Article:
Overview and Formula
- The IRR is calculated by using an NPV equal to zero. It is initially subtracted from the investment value. Each year's ensuing cash flow is divided by one plus the IRR to the power of the year since the investment. Then the values are added together to equal zero. While it is a little complicated, the formula appears as follows: 0 = - Value of Investment + (Cash Flow Year 1)/(1 + IRR)^1 + (Cash Flow Year 2)/(1+ IRR)^2.
- A standard personal project might be an addition to a home or swimming pool. Your analysis would tell you how much you could spend so the value of the addition does not affect the overall value you receive from the home when sold. Since you most likely do not receive any cash flow on the home, all of the value would be earned in the final year. The IRR would be based on the increased value of the home per year based on the addition. Assuming you plan on selling the home in four years, 0 = - (cost of renovation) + (increased value of your home/(1 + IRR)^4.
- Government projects can also create an IRR analysis. They are a little tricky to calculate exactly because it is hard to divorce what the base growth rate of a state or country would have been without the project. However, a more accurate analysis can be done on revenue-generating projects such as toll roads. In this case, the cost of building the road would be compared to the projected cash flow over time.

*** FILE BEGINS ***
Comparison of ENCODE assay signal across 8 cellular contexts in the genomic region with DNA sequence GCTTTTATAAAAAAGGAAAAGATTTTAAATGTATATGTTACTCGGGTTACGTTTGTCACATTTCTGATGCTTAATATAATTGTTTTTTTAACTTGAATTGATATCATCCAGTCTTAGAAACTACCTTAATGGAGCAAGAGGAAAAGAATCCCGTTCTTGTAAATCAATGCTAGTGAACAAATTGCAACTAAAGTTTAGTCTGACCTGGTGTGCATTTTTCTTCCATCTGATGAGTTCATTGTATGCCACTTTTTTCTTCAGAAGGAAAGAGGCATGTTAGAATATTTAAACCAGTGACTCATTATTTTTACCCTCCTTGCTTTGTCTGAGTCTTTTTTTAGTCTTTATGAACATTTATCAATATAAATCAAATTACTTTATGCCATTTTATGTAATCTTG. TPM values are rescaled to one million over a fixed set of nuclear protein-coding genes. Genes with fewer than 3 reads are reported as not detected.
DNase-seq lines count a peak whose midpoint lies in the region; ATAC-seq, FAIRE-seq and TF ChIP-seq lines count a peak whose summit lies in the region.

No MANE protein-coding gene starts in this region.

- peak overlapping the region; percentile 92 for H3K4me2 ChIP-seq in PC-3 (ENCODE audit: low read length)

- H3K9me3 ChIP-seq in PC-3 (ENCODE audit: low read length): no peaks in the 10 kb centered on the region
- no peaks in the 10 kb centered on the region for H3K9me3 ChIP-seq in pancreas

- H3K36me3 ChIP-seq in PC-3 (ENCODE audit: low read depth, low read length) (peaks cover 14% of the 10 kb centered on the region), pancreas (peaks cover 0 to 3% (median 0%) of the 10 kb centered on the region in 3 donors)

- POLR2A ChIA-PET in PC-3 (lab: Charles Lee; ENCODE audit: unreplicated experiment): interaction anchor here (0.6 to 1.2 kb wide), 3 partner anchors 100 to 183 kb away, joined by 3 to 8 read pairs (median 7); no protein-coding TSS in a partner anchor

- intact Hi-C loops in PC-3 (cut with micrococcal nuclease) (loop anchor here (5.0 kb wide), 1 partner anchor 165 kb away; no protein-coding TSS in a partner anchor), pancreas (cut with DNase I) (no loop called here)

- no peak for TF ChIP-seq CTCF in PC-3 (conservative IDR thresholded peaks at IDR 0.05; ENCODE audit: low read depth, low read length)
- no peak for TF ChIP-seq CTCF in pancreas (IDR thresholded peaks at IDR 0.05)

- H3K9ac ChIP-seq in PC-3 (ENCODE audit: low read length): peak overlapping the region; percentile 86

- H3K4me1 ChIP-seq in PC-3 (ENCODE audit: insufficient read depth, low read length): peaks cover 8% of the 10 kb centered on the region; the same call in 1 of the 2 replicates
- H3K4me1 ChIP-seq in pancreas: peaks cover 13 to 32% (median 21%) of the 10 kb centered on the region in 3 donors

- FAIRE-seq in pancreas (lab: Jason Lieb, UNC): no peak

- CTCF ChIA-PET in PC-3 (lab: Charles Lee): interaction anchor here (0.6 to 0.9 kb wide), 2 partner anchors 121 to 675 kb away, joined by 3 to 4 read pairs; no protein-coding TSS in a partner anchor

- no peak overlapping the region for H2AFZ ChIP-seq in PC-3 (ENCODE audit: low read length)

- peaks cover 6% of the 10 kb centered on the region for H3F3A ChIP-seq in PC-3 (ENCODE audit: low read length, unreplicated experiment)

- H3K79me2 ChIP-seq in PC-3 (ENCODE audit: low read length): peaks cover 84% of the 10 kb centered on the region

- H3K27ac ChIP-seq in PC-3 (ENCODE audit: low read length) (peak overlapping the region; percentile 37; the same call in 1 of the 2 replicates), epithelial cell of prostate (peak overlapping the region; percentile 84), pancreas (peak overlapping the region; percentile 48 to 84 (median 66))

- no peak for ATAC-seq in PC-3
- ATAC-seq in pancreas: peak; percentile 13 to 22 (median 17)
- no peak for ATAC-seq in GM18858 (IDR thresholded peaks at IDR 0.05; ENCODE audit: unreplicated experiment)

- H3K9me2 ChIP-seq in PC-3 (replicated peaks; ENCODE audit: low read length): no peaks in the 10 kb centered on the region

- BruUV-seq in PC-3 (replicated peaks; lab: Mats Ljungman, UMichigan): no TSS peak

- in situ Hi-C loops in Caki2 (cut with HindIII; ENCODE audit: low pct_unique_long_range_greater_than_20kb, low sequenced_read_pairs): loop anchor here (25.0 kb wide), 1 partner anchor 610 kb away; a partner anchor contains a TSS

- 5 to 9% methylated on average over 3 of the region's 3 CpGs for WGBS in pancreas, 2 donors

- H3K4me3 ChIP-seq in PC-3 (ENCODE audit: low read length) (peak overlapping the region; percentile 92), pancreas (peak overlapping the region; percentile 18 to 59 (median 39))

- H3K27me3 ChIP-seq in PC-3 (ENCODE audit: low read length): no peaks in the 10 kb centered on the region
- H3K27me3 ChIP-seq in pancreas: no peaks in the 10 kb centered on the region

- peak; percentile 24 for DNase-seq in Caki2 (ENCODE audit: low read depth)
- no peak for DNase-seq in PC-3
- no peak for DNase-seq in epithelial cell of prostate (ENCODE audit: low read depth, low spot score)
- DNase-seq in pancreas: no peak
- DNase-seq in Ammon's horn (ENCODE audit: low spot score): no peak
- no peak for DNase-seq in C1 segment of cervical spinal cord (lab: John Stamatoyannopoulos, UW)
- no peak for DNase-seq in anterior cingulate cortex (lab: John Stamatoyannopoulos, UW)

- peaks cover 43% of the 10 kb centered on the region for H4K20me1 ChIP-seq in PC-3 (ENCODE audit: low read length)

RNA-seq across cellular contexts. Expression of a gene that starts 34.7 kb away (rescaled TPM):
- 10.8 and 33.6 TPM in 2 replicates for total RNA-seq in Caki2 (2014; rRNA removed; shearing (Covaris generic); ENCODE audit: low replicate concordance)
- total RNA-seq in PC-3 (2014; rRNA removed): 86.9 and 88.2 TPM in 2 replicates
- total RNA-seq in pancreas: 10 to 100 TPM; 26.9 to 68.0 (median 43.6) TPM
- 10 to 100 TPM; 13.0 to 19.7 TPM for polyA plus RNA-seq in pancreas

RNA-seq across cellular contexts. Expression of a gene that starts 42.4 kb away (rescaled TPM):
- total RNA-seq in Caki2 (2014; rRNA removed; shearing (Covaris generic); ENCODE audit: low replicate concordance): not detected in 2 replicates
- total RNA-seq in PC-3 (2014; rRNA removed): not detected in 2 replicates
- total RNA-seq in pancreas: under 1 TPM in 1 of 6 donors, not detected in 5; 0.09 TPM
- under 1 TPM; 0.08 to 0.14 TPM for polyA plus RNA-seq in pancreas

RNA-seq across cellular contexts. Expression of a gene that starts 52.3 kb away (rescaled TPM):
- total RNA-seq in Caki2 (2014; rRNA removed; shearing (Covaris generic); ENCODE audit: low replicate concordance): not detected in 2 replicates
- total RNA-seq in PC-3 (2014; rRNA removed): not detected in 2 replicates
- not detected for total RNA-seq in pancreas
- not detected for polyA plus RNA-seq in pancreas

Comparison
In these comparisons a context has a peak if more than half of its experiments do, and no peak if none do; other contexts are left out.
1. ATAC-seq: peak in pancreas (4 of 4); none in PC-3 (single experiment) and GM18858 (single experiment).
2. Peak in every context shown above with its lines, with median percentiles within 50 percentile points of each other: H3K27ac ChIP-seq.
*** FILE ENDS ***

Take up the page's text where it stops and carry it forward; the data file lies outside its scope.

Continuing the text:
- Businesses are the most frequent users of IRR analysis due to constant investor pressure to maximize returns. A business uses IRR to determine how they have been performing in the past and also to set expectations for the future. When considering new projects, if they are not projected to exceed the current IRR then they should be rejected as a poor investment choice. In other words, they do not exceed the choice of doing no new investment at all. Examples of IRR projects include new machines, new production facilities or marketing campaigns.